Feasibility of 3.0 T diffusion-weighted nuclear magnetic resonance imaging in the evaluation of functional recovery of rats with complete spinal cord injury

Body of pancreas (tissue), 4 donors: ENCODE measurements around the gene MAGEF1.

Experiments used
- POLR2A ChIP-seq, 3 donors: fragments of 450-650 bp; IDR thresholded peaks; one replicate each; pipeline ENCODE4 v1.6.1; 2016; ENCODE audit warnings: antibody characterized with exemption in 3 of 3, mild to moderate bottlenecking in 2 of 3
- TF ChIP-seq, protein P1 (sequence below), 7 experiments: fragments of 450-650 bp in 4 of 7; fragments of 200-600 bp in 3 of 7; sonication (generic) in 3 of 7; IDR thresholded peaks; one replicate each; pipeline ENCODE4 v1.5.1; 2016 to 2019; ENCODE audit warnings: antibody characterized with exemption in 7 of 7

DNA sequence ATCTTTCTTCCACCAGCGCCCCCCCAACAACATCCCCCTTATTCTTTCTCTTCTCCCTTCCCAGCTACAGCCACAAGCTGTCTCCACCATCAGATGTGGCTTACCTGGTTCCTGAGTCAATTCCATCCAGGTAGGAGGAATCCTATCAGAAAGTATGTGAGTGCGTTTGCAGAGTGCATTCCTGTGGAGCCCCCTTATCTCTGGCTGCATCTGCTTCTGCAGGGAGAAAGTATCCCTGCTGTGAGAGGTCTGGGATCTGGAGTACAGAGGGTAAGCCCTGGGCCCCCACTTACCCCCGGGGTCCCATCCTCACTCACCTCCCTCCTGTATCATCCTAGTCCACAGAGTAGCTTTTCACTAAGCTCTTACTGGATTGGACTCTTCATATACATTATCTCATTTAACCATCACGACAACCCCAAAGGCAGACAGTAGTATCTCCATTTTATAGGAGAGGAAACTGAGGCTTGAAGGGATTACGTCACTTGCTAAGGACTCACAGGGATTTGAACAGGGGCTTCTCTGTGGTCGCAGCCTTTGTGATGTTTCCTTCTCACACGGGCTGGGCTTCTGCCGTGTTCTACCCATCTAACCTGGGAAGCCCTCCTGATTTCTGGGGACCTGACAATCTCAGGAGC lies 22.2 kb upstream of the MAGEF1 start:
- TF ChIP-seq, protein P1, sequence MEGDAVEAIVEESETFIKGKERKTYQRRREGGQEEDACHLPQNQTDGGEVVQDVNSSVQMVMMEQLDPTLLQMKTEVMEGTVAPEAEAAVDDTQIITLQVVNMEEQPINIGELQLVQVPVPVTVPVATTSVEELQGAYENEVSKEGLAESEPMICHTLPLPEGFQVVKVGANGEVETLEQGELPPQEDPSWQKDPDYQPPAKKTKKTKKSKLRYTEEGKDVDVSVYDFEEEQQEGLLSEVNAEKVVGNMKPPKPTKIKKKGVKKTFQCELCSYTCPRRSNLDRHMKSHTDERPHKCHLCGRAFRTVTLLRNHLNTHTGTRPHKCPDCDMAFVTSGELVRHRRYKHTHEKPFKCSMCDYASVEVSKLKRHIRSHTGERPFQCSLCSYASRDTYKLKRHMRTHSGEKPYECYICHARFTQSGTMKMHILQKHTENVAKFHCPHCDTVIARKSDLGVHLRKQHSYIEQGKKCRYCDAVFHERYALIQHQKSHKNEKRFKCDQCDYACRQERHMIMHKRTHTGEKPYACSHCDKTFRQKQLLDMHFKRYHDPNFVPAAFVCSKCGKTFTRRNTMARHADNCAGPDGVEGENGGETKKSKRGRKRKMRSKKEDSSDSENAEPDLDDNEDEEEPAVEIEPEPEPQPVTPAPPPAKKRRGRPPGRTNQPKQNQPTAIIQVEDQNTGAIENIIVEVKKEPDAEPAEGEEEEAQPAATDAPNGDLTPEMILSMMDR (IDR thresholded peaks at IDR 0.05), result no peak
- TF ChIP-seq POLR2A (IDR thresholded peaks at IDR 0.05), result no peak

Study design:Experimental laboratory investigation of hindlimb movement recovery in chronic paraplegic mice.Objectives:Development of an assessment method to discriminatively quantify motor and locomotor-like movements of paraplegic mice.Setting:Laval University Medical Center, Quebec, Canada.Methods:Signs of ‘functional recovery’ were examined in open-field condition during 1 month in adult mice with a complete spinal cord transection at the low-thoracic level.Results:None of the mice exhibited hindlimb movements after spinalization. At 7 days, 33% of them displayed weak nonbilaterally alternating movements (NBA). At 14 days, increased NBA were observed and the first bilaterally alternating movements (BA) in 10% of the mice. A progressive increase of movement frequency and amplitude was found after 2–3 weeks. By the end of the month, 86% displayed mixed NBA and BA. However, none of them recovered the ability to stand or bear their own weight with the hindlimbs.Conclusion:This study reports signs of partial hindlimb movement recovery in chronic paraplegic mice and provides evidence of plasticity in sublesional circuits of neurons occurring in the absence of inputs from the brain, locomotor training or pharmacological treatment. This assessment method can be used to characterize hindlimb movements in complete spinal cord transected mice tested in open-field condition.